Reba Ahtar is a different person than she was a year ago. At 35, she still walks hunched over with a limp and is reluctant to smile because of her missing teeth. However, thanks to the legal counseling, advocacy, and support she received from the Protecting Human Rights (PHR) project, she and her children are safe and on the path to a better life.
PHR is a $12.7 million United States Agency for International Development (USAID)-funded project that uses a comprehensive set of interventions to address domestic violence, child marriage, and other human rights abuses.
Gender-based violence, including domestic violence and child marriage, is highly prevalent throughout Bangladesh. Despite legal advances, data available from government and international agencies show that in Bangladesh the rate of illegal child marriage is 66 percent, with more girls married before age 15 than in any other country in the world. More than 87 percent of women in Bangladesh have experienced domestic violence, and almost 90 percent of girls experience sexual harassment in public. With funding from USAID, Plan and its partners have made strides in protecting the rights of women and girls in Bangladesh like Reba.
When she was 20, Reba fell in love with a man from another religion. Her family ostracized her when they got married, so she moved in with her husband’s family. Because Reba had converted, the community accepted her and she was content for a short period of time.
Things slowly began to change. The family was poor and her husband began to take out his frustrations on her. He started to beat their three children. His family and the community knew what was happening in the home, yet no one took action.
The rate of gender-based violence in Bangladesh far surpasses the international average. For many Bangladeshi women, violence is an accepted part of marriage. However, as the kicks and punches left Reba with an empty mouth and a broken knee, she had enough. At a courtyard meeting in Chonhara Union, Potiya Upazila in Chittagong, she approached two social workers who had been trained and supported by the PHR project and urged them to visit her house. There, she showed them her injuries. Reba was provided with psychosocial counseling and immediate medical services. She was also taken to see a legal counselor.
For more than six years, the PHR program has been implemented by Plan and its partners, the Bangladesh National Woman Lawyers’ Association and 11 local organizations, across 102 unions in six districts: Barguna, Bogra, Chittagong, Dinajpur, Jessore, and Sylhet. PHR has focused on five interconnected components: 1) advocating for stronger legislation and enforcement of laws to reduce domestic violence; 2) building the capacity of duty-bearers—including law enforcement, the judicial system, civil society organizations, and the media—to better understand the laws, support survivors, and share their stories; 3) increasing access to justice and helping survivors make informed choices by providing pro-bono legal support and information, including through “doorstep” legal counseling; 4) strengthening direct services to survivors, including medical, shelter, and livelihood support; and 5) public awareness campaigns to inform people of domestic violence laws and shift attitudes towards harmful practices.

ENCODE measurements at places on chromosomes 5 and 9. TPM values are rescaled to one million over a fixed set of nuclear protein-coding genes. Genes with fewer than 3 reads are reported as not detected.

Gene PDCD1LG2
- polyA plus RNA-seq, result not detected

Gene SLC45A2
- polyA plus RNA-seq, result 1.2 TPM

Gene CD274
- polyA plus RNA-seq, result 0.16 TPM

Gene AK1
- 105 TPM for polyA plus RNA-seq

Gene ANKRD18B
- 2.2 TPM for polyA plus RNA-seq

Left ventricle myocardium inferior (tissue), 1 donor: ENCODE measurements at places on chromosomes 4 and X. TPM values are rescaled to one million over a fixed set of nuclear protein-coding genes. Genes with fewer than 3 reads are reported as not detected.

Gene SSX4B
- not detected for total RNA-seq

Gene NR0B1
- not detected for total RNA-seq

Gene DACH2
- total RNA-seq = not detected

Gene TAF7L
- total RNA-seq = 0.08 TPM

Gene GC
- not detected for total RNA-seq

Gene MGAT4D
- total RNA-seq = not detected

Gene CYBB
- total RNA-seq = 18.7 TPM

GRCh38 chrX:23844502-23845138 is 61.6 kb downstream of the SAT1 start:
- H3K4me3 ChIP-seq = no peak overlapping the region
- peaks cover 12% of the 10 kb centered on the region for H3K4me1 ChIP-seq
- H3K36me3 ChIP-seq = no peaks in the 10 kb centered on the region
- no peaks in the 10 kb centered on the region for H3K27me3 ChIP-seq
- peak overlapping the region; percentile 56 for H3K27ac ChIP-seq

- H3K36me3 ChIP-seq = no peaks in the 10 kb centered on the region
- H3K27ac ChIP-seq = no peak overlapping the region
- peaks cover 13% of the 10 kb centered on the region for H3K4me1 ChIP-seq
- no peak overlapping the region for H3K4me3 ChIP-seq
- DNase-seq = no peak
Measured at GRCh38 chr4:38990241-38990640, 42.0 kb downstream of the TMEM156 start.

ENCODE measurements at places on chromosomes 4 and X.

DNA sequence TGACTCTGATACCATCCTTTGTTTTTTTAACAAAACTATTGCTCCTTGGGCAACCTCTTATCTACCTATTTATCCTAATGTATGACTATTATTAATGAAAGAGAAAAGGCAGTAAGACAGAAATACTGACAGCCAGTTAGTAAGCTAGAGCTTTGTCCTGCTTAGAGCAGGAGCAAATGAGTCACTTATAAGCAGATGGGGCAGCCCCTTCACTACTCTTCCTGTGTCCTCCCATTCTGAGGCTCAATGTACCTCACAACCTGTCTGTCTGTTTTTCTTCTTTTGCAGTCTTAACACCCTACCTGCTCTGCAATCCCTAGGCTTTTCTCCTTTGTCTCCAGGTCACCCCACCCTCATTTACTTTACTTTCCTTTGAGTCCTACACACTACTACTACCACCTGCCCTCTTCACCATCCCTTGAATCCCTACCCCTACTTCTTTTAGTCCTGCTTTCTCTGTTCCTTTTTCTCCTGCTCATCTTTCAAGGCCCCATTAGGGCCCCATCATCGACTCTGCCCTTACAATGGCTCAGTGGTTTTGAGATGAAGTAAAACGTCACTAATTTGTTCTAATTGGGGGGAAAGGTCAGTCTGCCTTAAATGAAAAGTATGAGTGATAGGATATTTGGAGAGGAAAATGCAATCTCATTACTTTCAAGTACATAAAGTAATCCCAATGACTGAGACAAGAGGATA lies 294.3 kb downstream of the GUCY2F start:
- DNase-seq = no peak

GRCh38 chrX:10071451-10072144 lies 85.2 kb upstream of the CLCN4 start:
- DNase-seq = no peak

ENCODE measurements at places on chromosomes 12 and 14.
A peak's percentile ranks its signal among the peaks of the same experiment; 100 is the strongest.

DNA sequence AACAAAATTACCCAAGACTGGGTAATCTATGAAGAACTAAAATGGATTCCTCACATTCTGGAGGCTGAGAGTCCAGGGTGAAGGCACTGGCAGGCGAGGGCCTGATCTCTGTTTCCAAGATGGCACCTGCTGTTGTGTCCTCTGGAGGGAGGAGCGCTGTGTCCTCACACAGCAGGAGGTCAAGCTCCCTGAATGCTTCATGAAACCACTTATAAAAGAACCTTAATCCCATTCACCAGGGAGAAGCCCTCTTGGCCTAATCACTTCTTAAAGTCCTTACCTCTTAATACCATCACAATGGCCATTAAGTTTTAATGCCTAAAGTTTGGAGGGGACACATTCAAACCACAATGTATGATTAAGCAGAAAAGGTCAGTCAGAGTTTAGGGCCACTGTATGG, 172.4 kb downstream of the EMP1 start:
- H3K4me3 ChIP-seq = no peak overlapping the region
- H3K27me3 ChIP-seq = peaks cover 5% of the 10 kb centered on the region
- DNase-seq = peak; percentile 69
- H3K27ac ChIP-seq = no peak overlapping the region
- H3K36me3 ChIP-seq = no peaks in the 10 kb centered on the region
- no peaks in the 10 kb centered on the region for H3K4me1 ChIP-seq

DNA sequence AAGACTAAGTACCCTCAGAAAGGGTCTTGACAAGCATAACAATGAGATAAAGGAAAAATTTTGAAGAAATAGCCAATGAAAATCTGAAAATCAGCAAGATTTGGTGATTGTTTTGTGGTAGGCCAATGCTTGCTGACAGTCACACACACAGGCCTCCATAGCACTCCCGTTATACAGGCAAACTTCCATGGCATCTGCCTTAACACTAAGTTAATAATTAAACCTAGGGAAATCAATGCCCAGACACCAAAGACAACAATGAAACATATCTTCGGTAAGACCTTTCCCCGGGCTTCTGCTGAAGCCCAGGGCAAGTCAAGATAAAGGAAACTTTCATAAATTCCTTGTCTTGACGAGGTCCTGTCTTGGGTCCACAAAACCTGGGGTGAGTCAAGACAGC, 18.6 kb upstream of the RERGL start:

“I couldn’t walk,” Reba said. “My leg was broken. It was rotting and smelled,” said Reba. “Now I can walk. My [Legal Counselor] helped me more than my mother ever did. If she wasn’t there, I would be dead by now.”
The project has seen much success in helping to raise awareness and provide support to survivors. Plan and its partners focused advocacy efforts on the design, adoption, and enforcement of laws and policies that help protect women and children by penalizing child marriage and domestic violence. In 2010, the Government of Bangladesh signed into law the Rules of Domestic Violence (Prevention and Protection Act). There is also now a trained cadre of social workers that, together with community-based Social Protection Groups, has encouraged communities to play a lead role in efforts to decrease incidences of domestic violence, as well as help survivors. Through the training of teachers and students, in addition to working in partnership with a range of stakeholders, PHR has supported local government to create child marriage-free zones, resulting in a decrease in child marriage in a number of the project areas over the course of three years.
After filing her legal complaint, Reba’s husband fled and his family would not let Reba back in the house. PHR provided Reba and her children with food and shelter for a short time to help them get back on their feet. Although many who live in Reba’s community still turn a blind eye to domestic violence, people who were once scared to speak out are now doing so in courtyard meetings. Awareness is increasing, and men are starting to think twice before hitting their wives. Transforming a community is a slow process, but until domestic violence is no longer accepted, survivors like Reba have a circle of support to help them find a means of survival.